These analogies only work if you avoid those pesky "difficult concepts" from science: concepts like fertilization, species classification, and biological development.
Let's start with the egg. They're right: it isn't a chicken, because it hasn't been fertilized. Hens lay eggs whether or not they've conceived; this means that farmers can avoid chicken reproduction by simply keeping the roosters separate from the hens, without hurting egg production. The eggs sold in supermarkets are almost always unfertilized. What you're eating is the stuff that would have nourished the chick before hatching, had a chick been conceived. (As our dear friend Phil puts it, "Eggs are chicken period. Have fun erasing that mental image.")
If you were to break open an egg that was fertilized, you'd reveal something rather unfamiliar to your breakfast table:See the beak and the tiny little bird foot? Chicken. Very young chicken, but still chicken.
Let's move on to the acorn. "An acorn is not a tree" is one of the oldest, easiest-to-refute, unoriginal, nonsense pro-choice statements in the book. It relies on a simple linguistic confusion. The word "tree" can be used in two subtly different ways. One use is to designate species: oak trees, pine trees, etc. Another meaning designates the adult stage of the plant, as in "I planted a sapling last August, and now it's a tree." An acorn is not an adult tree. It IS a member of its species: oak, pine, or whatever the case may be. Likewise, unborn children are human, but they are not adults (and obviously, pro-lifers have never claimed that they are).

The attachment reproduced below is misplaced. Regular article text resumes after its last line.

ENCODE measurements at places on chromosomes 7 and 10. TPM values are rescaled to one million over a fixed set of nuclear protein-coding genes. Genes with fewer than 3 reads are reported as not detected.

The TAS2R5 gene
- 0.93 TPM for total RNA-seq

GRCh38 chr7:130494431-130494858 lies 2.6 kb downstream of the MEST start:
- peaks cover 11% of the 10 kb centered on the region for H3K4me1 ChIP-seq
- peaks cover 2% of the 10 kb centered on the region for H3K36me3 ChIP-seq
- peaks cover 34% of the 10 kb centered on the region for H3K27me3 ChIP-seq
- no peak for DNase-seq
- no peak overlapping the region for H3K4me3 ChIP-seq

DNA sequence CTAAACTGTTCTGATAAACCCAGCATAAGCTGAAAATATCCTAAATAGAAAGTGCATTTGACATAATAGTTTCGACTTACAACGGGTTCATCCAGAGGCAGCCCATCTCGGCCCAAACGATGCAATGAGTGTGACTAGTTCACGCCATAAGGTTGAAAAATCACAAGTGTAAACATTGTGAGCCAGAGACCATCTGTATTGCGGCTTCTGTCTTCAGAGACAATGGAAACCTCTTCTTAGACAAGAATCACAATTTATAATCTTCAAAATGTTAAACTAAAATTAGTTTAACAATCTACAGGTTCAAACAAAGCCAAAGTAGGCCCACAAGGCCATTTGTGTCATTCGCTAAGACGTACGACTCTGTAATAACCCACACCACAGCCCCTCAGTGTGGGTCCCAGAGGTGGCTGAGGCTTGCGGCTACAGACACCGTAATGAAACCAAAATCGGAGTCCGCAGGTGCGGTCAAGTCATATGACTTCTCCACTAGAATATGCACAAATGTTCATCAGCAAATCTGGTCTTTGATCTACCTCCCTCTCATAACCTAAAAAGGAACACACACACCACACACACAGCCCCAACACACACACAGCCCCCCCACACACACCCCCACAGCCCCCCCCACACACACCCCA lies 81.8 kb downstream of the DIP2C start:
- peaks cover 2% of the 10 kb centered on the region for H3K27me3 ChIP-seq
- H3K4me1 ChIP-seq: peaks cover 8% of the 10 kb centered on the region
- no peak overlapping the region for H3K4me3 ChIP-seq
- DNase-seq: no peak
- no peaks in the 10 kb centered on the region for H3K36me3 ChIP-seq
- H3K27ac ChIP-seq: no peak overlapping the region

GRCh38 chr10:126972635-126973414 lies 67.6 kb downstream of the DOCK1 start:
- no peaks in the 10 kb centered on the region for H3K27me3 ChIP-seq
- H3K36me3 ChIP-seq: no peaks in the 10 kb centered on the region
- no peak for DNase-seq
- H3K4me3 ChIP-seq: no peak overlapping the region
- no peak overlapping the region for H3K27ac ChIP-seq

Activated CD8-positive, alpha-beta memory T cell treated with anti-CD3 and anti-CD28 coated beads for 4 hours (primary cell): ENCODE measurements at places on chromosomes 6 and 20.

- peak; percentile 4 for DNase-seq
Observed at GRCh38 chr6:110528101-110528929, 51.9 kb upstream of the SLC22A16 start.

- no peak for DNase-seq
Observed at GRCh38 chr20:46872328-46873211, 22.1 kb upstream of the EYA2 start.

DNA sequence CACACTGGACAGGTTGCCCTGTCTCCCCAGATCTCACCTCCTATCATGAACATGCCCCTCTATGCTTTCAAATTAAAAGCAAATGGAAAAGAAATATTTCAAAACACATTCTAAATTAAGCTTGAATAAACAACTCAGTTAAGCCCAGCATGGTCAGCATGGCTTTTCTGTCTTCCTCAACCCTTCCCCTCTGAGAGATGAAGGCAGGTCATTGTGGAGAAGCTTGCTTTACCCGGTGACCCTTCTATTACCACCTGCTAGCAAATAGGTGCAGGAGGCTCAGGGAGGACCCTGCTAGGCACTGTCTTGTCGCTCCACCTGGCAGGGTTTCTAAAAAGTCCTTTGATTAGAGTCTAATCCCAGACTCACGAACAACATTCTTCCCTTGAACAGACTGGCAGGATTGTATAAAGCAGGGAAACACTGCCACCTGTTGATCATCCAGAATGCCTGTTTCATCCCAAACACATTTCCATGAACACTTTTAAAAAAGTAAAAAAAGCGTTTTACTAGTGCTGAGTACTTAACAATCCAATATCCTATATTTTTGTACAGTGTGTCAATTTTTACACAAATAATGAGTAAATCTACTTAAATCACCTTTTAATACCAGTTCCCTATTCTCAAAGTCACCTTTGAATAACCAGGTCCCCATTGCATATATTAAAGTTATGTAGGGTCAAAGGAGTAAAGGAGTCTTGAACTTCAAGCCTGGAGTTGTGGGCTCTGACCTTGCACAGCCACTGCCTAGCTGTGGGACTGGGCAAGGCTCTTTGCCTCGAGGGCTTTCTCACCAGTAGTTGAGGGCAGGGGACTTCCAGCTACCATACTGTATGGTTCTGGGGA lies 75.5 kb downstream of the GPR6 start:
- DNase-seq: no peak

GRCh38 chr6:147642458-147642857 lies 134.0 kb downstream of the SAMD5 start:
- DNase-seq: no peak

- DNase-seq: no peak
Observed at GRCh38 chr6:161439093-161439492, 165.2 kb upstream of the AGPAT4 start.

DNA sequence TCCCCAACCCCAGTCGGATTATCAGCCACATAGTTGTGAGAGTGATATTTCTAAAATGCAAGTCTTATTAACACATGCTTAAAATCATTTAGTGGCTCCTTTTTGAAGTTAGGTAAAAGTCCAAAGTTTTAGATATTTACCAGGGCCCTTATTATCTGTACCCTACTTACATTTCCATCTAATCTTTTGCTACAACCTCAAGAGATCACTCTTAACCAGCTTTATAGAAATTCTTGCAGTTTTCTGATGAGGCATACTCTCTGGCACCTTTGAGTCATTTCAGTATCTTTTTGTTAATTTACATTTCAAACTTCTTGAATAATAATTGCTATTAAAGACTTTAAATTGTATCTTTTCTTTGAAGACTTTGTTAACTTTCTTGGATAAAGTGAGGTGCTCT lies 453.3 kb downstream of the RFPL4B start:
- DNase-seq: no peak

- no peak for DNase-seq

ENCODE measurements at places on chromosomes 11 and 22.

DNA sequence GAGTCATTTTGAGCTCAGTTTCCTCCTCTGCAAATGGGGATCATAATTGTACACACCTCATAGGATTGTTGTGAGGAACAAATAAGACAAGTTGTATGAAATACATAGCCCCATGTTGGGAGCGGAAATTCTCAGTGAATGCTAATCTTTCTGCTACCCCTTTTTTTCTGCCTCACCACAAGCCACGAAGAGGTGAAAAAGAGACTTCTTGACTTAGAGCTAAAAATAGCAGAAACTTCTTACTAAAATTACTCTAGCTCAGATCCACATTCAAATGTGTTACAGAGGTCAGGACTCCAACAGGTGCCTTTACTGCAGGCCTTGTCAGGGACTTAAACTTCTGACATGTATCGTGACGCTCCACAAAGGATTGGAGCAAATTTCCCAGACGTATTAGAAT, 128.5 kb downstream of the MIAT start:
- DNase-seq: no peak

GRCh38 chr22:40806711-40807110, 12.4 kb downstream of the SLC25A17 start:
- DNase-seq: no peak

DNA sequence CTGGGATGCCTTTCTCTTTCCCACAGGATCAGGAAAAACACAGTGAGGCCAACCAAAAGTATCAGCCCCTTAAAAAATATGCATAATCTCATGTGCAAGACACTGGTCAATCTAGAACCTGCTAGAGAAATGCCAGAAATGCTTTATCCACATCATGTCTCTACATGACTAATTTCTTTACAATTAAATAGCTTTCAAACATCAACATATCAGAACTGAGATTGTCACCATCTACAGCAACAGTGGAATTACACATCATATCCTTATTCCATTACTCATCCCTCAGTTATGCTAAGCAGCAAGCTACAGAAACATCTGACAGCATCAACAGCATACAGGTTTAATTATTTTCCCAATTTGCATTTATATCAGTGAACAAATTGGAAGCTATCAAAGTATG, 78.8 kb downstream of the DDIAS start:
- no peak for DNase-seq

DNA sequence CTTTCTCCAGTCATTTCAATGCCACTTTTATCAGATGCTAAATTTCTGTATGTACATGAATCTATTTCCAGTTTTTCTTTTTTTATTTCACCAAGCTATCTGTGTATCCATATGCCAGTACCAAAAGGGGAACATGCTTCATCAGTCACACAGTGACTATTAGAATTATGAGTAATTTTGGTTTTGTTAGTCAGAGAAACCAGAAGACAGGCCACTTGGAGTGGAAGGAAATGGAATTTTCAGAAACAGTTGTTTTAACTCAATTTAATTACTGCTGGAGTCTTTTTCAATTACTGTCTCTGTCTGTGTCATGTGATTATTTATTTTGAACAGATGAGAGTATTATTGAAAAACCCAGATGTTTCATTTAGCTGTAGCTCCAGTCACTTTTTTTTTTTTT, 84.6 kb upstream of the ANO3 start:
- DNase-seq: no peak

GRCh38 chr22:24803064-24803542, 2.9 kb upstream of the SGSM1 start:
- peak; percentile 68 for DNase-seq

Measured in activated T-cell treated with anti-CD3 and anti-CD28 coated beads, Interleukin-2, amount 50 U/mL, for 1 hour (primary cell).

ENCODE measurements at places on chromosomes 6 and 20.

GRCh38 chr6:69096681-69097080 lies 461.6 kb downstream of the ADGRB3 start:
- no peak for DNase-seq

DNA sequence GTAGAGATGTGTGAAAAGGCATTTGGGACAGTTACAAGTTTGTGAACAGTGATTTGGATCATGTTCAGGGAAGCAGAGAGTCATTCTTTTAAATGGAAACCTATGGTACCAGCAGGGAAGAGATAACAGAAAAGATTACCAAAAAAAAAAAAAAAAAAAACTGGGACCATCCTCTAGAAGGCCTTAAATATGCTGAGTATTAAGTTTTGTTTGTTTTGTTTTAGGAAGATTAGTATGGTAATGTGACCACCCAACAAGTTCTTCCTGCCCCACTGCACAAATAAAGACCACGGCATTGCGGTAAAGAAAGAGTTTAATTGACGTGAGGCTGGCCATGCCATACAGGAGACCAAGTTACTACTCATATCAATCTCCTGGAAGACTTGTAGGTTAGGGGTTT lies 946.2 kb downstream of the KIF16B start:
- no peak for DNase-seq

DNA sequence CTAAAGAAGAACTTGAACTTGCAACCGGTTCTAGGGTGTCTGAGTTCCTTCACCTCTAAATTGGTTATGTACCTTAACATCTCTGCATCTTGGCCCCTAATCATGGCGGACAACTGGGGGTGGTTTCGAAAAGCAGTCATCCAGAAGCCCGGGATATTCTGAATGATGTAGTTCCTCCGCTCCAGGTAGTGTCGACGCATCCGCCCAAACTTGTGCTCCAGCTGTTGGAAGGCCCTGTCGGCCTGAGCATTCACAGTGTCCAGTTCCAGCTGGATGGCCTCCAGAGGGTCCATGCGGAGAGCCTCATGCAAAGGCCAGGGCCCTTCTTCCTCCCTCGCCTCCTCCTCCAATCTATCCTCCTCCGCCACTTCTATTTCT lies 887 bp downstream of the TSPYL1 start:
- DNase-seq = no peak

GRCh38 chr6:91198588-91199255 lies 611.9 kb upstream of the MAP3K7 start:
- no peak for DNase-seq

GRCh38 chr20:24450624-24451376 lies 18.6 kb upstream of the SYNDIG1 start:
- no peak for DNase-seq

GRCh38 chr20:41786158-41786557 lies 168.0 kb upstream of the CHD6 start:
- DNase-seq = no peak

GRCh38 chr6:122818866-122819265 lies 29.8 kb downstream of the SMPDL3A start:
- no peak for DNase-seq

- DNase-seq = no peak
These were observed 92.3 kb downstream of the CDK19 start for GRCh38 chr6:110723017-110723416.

The silkworm example is just ridiculous. Of course a part of the raw materials used to make a dress is not a dress. But embryos and fetuses are not "raw materials" for making people. The raw materials are the nutrients that we ingest-- prenatally through the umbilical cord, in infancy through breast milk or formula, and so on. We don't "come from" unborn children; we once were unborn children.
This brings us to the final image. It appears that this image depicts a moment just before fertilization; the sperm hasn't yet gone in to mingle its DNA with the egg's DNA. So, ironically enough, the pro-choicers are actually right about this-- just not for the reasons they think.
But let's pretend that it were really an image of the moment of fertilization. Human fertilization (also known as conception) creates new members of the human species. Newly conceived human beings are of course not adults yet, but neither are they mere raw materials. They are simply young, and look exactly how they are supposed to at this stage of their lives. At conception, they possess all the genetic information that will guide them through the prenatal period, infancy, childhood, adolescence, adulthood, and old age. Every person, including you, can trace back his or her existence as an individual to this event.
Pro-lifers are at a disadvantage here. In general, people tend to prefer simplistic ideas to ones that take more time to explain, even if the latter has science on its side. The abortion movement has made very good use of misleading images and language. It's up to us to improve public understanding, one person at a time. Please share this post with your friends.
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